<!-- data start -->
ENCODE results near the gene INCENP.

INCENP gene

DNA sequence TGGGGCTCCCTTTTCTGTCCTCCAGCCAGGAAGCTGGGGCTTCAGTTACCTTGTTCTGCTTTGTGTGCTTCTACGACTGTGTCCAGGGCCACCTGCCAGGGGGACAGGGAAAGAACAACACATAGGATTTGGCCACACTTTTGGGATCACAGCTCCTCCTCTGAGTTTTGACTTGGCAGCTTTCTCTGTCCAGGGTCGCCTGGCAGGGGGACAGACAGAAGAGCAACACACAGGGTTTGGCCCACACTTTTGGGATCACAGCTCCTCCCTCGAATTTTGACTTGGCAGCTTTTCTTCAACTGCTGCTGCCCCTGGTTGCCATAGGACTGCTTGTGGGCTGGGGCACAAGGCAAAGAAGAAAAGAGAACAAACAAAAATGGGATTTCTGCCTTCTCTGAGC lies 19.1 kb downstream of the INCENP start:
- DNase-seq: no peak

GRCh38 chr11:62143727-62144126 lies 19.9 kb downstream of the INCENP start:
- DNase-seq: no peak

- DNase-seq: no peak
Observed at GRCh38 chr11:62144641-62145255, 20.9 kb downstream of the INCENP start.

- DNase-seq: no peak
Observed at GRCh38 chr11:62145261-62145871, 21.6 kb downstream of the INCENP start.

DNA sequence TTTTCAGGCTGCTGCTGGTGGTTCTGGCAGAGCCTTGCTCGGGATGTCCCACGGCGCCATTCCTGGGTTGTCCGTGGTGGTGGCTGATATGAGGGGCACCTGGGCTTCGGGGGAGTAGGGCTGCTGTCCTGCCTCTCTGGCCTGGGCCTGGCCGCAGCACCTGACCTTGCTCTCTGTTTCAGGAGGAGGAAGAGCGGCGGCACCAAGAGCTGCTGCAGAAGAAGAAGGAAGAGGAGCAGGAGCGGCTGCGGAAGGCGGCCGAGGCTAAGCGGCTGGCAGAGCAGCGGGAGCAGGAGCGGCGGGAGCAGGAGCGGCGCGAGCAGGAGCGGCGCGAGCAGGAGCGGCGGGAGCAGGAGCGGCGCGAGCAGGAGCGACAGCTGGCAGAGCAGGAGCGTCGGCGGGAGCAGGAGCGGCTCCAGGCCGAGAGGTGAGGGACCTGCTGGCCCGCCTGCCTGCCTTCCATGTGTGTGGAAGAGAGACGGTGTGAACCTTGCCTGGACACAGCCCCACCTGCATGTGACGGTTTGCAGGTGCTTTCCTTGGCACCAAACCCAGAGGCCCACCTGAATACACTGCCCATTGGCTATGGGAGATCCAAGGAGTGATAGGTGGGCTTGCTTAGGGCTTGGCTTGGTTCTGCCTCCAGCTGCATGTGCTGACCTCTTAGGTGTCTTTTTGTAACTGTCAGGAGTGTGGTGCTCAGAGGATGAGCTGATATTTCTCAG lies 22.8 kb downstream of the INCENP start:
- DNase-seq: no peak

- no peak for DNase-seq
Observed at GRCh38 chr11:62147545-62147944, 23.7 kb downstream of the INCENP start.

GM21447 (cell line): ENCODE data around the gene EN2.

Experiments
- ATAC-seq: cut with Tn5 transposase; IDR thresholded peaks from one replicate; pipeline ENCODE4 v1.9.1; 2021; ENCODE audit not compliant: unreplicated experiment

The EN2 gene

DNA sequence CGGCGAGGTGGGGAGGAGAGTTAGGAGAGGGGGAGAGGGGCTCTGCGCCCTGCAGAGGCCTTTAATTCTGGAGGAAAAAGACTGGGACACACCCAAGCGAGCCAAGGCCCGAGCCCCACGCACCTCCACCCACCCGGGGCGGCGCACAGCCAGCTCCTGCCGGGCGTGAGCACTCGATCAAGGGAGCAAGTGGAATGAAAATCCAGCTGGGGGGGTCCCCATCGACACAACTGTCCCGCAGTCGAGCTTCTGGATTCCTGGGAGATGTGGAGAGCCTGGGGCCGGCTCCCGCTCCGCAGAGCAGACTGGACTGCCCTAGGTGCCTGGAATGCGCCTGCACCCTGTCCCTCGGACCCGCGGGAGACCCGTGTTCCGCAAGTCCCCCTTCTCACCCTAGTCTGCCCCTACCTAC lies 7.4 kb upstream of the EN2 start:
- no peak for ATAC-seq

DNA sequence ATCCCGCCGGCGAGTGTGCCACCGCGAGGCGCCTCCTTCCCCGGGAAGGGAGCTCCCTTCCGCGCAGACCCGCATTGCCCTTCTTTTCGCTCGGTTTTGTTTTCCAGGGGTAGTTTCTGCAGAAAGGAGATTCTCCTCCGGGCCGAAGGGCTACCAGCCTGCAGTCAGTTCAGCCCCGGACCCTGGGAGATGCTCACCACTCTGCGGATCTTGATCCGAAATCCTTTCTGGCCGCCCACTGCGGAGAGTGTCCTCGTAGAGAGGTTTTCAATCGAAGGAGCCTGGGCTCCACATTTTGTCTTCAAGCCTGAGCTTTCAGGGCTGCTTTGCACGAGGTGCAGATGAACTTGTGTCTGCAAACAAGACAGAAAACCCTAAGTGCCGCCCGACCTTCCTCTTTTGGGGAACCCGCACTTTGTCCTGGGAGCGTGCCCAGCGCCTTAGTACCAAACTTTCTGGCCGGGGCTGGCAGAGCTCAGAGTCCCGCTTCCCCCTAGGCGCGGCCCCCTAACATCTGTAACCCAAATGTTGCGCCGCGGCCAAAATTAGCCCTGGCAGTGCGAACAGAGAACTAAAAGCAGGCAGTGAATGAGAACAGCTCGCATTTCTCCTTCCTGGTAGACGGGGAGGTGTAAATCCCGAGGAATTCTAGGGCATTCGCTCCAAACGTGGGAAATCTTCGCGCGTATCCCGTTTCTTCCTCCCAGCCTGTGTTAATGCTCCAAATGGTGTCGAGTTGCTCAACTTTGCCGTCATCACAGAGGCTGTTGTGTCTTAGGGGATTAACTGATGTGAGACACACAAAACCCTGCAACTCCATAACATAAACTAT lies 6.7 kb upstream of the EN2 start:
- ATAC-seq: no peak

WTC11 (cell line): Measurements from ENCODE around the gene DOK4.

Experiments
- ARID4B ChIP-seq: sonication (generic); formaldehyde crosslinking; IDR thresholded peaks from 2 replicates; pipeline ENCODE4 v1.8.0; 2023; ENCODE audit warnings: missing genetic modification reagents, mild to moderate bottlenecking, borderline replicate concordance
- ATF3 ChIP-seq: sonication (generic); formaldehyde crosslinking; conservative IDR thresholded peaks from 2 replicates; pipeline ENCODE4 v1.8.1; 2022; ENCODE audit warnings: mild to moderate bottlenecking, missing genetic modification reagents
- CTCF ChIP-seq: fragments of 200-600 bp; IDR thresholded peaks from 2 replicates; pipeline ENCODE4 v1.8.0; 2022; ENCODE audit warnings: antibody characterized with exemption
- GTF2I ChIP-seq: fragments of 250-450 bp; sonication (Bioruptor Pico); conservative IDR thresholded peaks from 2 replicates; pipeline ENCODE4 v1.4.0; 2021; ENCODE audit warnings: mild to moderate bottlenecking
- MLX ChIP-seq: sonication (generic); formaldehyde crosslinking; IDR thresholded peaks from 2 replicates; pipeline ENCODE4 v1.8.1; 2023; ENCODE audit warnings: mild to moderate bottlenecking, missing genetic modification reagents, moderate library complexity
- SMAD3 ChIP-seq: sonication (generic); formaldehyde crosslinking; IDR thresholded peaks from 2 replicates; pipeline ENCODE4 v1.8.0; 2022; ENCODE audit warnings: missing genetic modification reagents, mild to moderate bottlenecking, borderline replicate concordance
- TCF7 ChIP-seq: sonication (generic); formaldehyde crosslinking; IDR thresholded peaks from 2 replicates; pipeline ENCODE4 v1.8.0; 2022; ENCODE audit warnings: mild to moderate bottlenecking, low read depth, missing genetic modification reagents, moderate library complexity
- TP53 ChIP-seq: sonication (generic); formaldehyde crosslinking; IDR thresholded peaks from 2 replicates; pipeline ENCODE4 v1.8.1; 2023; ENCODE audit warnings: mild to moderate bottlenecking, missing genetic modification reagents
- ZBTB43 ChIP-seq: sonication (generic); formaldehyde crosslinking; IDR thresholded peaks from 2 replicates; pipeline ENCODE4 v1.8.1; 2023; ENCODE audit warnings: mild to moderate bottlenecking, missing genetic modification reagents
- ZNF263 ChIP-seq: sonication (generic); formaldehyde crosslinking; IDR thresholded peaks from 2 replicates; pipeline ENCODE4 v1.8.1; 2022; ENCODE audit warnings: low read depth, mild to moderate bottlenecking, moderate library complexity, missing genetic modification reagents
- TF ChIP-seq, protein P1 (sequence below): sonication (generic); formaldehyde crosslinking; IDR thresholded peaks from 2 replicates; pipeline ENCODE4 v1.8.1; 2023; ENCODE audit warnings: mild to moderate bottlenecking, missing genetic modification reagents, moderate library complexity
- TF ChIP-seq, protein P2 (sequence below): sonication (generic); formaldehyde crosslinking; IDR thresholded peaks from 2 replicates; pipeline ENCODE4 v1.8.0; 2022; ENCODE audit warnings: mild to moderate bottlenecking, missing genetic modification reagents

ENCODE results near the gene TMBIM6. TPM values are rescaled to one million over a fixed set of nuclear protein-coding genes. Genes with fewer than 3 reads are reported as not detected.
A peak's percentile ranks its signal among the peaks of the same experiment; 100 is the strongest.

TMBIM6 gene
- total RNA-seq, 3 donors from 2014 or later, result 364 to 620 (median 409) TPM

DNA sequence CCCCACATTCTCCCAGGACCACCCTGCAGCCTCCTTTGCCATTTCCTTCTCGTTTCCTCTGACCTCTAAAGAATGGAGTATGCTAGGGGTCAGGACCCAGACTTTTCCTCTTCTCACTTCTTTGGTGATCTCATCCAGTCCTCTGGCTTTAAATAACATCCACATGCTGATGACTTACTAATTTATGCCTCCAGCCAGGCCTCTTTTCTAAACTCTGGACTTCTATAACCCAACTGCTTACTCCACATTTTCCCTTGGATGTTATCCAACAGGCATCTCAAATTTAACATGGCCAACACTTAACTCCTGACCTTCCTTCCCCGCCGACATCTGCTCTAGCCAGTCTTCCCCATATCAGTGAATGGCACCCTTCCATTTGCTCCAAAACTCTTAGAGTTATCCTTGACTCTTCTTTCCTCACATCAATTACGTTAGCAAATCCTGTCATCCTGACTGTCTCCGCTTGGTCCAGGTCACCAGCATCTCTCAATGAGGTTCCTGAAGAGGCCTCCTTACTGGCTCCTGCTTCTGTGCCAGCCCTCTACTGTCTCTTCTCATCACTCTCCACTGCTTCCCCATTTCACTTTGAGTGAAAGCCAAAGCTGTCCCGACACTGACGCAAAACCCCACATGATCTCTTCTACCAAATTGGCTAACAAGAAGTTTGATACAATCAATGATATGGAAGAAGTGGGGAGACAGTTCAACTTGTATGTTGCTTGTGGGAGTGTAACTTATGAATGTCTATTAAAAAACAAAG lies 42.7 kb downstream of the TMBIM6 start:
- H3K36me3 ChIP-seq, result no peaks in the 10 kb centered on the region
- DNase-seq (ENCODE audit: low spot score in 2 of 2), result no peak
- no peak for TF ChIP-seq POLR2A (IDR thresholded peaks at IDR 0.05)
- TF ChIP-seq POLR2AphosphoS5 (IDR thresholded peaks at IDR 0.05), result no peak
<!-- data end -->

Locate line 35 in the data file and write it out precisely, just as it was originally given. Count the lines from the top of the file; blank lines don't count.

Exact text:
- TF ChIP-seq, protein P1 (sequence below): sonication (generic); formaldehyde crosslinking; IDR thresholded peaks from 2 replicates; pipeline ENCODE4 v1.8.1; 2023; ENCODE audit warnings: mild to moderate bottlenecking, missing genetic modification reagents, moderate library complexity